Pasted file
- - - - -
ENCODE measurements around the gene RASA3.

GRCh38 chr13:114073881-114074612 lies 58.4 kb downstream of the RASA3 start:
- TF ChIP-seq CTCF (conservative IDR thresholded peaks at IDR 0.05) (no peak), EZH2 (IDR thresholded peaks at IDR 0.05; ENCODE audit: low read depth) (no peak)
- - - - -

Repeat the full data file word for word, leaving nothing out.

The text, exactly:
ENCODE measurements around the gene RASA3.

GRCh38 chr13:114073881-114074612 lies 58.4 kb downstream of the RASA3 start:
- TF ChIP-seq CTCF (conservative IDR thresholded peaks at IDR 0.05) (no peak), EZH2 (IDR thresholded peaks at IDR 0.05; ENCODE audit: low read depth) (no peak)